Reviewed by A. Rooney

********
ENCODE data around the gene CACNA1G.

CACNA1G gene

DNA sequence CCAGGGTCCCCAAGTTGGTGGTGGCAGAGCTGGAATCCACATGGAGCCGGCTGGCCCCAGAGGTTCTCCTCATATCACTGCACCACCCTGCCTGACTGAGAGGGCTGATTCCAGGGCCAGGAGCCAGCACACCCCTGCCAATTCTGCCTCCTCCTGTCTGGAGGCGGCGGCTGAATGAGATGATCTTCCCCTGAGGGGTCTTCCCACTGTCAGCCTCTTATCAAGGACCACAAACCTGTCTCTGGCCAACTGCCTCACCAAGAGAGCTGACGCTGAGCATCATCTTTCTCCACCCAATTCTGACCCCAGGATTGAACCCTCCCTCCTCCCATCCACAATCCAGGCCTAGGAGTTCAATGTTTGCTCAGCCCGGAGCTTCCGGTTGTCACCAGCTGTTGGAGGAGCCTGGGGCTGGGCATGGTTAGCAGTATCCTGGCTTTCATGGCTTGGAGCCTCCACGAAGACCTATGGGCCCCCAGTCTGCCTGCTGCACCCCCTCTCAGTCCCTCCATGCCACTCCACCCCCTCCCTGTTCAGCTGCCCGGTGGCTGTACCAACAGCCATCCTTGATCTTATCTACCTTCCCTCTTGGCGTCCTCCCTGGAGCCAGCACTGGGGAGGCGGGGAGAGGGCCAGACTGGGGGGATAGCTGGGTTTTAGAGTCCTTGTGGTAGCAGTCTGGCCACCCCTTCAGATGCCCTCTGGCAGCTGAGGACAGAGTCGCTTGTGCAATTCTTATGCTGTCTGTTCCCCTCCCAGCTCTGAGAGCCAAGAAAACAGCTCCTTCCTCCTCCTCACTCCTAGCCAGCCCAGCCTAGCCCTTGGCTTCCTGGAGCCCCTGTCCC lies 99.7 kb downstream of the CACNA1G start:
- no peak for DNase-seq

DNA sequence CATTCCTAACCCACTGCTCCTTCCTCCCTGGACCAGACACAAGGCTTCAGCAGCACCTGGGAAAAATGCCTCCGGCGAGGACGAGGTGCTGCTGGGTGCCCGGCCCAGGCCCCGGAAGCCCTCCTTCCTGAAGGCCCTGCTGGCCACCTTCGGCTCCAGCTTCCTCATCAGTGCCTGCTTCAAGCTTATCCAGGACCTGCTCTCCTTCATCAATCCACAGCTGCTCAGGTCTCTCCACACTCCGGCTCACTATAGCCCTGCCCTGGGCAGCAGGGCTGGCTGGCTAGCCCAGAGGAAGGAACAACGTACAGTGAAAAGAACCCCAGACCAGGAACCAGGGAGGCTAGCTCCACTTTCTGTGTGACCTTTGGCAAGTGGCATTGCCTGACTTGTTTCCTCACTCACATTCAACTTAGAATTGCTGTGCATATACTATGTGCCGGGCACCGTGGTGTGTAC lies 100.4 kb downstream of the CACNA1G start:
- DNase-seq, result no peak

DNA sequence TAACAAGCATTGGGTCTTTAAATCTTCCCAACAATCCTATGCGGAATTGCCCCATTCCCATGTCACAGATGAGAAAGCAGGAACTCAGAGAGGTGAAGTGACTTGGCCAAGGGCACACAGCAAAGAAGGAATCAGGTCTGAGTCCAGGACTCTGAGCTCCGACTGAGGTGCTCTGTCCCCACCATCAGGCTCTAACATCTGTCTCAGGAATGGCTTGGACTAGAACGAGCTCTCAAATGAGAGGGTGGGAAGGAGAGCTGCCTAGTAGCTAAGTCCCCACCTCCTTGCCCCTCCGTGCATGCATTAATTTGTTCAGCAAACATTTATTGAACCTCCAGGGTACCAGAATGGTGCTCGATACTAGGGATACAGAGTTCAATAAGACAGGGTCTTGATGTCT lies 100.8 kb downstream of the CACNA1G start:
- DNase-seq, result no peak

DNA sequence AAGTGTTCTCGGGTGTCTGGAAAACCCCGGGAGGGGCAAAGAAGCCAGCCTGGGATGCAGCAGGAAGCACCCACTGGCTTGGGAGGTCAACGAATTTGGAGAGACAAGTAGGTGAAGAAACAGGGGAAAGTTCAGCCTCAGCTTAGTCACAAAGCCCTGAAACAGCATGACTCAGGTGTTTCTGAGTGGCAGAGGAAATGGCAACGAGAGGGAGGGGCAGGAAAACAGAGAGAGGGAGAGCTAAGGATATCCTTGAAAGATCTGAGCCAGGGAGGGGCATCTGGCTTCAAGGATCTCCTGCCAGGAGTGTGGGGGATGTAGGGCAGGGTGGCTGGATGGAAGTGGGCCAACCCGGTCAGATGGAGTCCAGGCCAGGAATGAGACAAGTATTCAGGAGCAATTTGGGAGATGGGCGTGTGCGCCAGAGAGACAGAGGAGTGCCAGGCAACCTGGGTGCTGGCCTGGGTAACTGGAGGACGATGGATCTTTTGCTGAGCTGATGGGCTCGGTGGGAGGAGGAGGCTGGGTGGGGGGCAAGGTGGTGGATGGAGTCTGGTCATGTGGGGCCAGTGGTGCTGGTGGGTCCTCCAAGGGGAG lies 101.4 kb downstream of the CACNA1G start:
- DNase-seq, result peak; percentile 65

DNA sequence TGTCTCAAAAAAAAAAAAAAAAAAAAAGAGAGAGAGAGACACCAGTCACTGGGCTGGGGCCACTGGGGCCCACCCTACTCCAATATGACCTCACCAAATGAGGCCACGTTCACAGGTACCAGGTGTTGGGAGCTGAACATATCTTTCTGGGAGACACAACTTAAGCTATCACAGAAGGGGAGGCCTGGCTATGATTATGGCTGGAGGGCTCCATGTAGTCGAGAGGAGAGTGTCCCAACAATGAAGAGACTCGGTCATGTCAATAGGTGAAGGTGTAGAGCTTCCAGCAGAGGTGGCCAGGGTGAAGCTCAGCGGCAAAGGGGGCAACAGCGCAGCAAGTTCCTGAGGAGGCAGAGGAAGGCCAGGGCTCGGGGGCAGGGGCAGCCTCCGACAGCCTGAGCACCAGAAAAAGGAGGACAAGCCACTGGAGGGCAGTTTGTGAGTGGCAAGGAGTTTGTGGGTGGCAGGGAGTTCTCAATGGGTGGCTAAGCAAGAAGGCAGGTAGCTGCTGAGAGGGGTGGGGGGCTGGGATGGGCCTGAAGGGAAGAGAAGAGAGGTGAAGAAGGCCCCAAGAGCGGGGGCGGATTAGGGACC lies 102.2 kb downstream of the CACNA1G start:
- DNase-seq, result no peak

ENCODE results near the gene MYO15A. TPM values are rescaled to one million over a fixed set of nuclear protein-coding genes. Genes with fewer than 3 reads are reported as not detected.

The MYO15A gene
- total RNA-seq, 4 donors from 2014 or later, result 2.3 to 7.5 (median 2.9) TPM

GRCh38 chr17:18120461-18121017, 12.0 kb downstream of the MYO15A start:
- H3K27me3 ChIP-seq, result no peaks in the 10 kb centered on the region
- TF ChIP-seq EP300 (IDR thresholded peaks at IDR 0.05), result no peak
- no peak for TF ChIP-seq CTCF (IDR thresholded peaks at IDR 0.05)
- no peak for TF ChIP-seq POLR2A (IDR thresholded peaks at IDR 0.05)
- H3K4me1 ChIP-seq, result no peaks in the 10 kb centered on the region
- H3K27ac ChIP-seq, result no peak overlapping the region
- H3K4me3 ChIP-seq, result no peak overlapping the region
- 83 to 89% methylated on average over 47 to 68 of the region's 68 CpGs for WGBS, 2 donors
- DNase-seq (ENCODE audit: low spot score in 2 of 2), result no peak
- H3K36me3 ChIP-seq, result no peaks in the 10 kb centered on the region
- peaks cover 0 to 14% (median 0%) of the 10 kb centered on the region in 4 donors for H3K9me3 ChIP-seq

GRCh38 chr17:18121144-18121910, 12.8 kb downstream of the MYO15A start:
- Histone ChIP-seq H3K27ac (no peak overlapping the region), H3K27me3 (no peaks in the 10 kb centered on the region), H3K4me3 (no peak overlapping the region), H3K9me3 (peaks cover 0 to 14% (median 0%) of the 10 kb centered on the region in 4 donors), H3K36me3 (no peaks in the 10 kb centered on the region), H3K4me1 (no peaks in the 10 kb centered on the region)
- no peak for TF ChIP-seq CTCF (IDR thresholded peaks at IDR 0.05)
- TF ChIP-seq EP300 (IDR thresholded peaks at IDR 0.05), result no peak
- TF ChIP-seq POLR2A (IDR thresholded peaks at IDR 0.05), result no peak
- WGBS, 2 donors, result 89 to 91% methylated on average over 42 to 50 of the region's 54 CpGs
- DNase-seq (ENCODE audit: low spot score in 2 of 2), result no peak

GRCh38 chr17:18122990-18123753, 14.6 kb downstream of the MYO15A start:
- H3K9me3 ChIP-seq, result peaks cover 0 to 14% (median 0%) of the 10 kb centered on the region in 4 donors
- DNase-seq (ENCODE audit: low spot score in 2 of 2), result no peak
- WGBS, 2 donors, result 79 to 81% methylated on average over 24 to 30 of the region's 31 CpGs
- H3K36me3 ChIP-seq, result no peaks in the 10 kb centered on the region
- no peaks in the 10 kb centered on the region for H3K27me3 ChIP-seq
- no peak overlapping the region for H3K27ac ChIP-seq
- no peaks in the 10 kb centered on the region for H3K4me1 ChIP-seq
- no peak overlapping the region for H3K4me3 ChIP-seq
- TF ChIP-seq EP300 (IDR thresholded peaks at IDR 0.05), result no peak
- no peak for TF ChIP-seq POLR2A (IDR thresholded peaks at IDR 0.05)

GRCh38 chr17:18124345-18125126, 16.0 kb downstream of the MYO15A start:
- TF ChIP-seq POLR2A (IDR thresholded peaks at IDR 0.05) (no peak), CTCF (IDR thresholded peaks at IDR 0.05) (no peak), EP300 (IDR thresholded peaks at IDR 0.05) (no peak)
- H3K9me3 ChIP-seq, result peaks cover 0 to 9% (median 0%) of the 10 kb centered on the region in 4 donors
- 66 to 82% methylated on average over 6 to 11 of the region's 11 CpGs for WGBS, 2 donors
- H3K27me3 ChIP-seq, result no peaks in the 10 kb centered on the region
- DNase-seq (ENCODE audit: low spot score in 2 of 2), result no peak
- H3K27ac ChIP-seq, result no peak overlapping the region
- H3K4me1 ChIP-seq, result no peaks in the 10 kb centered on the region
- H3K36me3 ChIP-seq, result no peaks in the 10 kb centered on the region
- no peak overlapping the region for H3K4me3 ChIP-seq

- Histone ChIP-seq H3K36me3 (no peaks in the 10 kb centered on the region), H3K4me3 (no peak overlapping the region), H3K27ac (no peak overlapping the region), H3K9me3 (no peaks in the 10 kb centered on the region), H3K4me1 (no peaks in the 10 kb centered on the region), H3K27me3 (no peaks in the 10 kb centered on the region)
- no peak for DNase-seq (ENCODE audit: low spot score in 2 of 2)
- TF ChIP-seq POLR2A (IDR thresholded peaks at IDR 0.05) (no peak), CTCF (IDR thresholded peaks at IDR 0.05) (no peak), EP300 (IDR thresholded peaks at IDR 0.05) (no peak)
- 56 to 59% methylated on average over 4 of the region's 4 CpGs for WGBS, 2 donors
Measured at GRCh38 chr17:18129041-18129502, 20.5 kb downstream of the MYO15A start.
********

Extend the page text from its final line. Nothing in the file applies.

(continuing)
In the tradition of other great storytellers, Ying Chang Compestine begins her tale, Runaway Rice Cake, with the introducer, "It all happened one Chinese New Year's Eve." Compestine then serves up more than just rice cakes; she gives young readers whimsy, adventure, magic, family fun, language, rhyme, a geography lesson, and an easy-to-handle moral to cap it off. All in the space of 30 beautifully illustrated pages. A father, mother, and three sons in old China are set to enjoy the Chinese New Year. The mother cooks them a special seasonal treat, a rice cake, with the remaining flour in the cupboard. When she pronounces it done, they stand ready to share it. But wait - the nian-gao (rice cake in Chinese) suddenly comes to life and bolts for the door. The boys, with mother and father in tow, chase it through farmyards, markets, a celebration, and the village center. The chase finally ends when the runaway rice cake bumps into a "grandmother," an old woman in the town. She has not eaten for days and Da, the youngest, offers to share the prize cake with her. In her hunger she accidentally devours the whole thing and embarrasses herself in the process. When the family arrives home, villagers have heard of their plight and are waiting with baked buns, dumplings, and oranges, and magically empty bowls are transformed into full ones of noodles, fish, vegetables, and rice. What makes this such a great story is that it arrives in layers: first the tale, then the magic and whimsy, then the language and geography, then the lesson. Young readers are innately curious about children and customs in other lands, but they want the information on kid level. Compestine's book delivers that along with a nice helping of fun. Because of the fun factor, Runaway Rice Cake will score high marks on the bedtime read-together scale. And if that isn't enough, there's a bonus at the end. In the final two pages, in a kind of addendum or epilogue, the author has included background and history of the Chinese New Year and a recipe for the holiday rice cake. A great story by an author who was a witness to China's unfortunate Cultural Revolution and can share a little of her country's 6,000 years of language and tradition. I look forward to her next offering.